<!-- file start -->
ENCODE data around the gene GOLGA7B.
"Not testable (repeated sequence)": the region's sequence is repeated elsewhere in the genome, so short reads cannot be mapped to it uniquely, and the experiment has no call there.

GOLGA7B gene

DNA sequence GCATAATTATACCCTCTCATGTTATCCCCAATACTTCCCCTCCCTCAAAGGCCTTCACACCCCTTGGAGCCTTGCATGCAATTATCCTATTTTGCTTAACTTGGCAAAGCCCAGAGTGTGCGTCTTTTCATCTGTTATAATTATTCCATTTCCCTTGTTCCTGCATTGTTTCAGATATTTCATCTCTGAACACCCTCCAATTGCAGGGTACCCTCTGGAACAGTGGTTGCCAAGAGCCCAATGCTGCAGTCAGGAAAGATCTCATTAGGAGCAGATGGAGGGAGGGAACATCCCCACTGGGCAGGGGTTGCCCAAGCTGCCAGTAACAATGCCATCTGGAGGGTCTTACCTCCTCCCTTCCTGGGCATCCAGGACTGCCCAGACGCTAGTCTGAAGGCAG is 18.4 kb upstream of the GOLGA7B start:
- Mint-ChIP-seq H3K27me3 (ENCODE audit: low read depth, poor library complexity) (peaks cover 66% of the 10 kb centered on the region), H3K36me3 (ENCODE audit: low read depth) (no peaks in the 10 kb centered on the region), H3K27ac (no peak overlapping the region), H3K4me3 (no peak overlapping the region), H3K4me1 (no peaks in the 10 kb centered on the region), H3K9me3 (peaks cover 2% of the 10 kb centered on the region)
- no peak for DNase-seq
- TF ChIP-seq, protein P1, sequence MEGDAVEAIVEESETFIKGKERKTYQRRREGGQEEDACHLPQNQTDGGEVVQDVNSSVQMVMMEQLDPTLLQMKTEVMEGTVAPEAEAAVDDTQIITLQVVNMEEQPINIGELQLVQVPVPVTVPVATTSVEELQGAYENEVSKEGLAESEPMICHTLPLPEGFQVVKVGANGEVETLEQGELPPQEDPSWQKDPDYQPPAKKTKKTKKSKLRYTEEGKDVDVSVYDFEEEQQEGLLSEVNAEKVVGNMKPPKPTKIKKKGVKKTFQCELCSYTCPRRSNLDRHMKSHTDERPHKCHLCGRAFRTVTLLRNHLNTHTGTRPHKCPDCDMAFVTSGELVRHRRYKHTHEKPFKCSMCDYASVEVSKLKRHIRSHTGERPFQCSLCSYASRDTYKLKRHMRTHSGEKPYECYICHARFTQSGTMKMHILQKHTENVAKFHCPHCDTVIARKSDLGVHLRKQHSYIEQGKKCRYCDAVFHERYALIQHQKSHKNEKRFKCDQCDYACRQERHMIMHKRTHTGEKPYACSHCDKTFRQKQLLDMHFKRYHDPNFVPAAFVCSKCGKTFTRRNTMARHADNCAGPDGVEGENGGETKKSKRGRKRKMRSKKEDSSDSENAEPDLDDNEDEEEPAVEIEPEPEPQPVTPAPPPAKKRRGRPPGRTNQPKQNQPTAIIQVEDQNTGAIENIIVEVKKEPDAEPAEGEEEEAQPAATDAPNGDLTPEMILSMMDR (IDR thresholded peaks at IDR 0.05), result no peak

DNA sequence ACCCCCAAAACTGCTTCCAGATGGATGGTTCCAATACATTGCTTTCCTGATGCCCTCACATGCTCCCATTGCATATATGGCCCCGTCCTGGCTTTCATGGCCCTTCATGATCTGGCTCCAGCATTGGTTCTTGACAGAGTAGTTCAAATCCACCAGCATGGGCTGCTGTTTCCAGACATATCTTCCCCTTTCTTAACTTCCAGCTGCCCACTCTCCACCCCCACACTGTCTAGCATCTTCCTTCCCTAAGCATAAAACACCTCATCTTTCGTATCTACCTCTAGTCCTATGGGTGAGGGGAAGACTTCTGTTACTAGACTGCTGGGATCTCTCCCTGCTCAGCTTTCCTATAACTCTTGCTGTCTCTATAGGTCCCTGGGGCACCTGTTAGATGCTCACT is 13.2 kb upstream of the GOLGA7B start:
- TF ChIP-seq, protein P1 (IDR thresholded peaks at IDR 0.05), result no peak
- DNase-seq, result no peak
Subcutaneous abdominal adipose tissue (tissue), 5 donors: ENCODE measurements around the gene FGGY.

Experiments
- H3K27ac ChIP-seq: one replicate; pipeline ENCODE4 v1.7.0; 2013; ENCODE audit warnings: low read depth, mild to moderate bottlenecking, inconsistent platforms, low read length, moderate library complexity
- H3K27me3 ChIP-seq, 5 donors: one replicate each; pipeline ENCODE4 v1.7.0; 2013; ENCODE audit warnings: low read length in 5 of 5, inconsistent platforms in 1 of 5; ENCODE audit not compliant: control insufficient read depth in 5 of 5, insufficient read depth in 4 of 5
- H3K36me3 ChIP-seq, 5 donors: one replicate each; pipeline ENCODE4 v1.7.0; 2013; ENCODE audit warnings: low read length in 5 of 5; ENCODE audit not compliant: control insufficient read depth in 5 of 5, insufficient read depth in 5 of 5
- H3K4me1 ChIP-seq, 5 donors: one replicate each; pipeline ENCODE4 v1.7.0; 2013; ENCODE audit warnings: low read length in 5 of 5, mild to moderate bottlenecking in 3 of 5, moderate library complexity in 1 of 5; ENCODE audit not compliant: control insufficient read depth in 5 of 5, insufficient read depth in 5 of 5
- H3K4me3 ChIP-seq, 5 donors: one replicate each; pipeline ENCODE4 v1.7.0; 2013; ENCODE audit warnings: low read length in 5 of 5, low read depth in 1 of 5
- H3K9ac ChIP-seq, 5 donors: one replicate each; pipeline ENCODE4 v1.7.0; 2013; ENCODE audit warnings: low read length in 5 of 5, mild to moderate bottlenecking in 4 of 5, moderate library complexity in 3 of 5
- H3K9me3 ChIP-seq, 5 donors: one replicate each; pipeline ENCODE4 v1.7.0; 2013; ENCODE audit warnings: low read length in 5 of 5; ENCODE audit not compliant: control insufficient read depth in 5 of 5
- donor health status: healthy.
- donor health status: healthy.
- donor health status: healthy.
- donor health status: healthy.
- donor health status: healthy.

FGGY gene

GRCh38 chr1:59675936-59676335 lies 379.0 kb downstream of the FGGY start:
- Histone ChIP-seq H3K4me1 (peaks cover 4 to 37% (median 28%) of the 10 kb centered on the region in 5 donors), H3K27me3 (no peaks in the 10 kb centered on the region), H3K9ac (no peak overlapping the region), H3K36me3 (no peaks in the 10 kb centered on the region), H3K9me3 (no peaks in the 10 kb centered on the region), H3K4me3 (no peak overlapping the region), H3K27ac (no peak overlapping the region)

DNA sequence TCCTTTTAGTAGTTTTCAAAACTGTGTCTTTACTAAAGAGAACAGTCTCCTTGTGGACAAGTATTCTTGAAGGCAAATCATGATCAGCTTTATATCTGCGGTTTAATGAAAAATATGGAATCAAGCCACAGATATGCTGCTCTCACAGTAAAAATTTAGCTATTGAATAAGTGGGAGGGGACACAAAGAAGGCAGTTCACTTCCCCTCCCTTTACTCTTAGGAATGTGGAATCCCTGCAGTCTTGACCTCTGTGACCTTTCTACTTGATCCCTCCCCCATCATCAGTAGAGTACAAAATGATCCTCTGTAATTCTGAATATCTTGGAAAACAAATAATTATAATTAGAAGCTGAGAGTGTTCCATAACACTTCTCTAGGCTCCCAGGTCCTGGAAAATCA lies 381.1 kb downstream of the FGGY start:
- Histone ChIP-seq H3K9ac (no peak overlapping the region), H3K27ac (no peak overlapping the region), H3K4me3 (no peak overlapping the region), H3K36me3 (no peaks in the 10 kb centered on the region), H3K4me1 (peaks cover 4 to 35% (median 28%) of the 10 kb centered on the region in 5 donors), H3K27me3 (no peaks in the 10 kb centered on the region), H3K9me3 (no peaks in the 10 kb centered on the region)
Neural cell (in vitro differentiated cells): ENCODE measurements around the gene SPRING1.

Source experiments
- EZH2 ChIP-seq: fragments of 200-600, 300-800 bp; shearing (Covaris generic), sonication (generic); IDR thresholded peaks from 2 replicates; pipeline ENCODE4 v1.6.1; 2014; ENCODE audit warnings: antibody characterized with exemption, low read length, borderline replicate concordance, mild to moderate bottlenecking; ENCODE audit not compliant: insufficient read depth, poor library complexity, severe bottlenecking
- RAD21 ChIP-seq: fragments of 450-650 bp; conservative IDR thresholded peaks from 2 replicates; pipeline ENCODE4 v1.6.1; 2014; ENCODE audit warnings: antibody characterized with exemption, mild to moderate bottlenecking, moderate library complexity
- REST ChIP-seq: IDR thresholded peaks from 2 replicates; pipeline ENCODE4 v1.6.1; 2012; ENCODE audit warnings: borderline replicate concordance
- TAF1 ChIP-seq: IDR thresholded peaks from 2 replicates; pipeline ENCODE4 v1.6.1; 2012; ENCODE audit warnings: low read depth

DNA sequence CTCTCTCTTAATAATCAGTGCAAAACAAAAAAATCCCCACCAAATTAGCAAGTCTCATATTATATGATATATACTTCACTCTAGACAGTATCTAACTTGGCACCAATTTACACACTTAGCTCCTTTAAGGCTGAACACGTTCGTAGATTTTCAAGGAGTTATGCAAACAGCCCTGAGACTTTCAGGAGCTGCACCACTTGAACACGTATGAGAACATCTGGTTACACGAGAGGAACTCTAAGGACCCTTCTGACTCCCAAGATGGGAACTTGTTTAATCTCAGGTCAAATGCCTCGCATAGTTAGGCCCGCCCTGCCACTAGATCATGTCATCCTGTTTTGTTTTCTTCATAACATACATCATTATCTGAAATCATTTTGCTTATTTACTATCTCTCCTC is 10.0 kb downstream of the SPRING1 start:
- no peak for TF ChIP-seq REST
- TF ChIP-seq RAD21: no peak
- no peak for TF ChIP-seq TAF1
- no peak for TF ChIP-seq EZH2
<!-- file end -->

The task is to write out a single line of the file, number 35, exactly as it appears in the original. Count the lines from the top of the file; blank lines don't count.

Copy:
- TAF1 ChIP-seq: IDR thresholded peaks from 2 replicates; pipeline ENCODE4 v1.6.1; 2012; ENCODE audit warnings: low read depth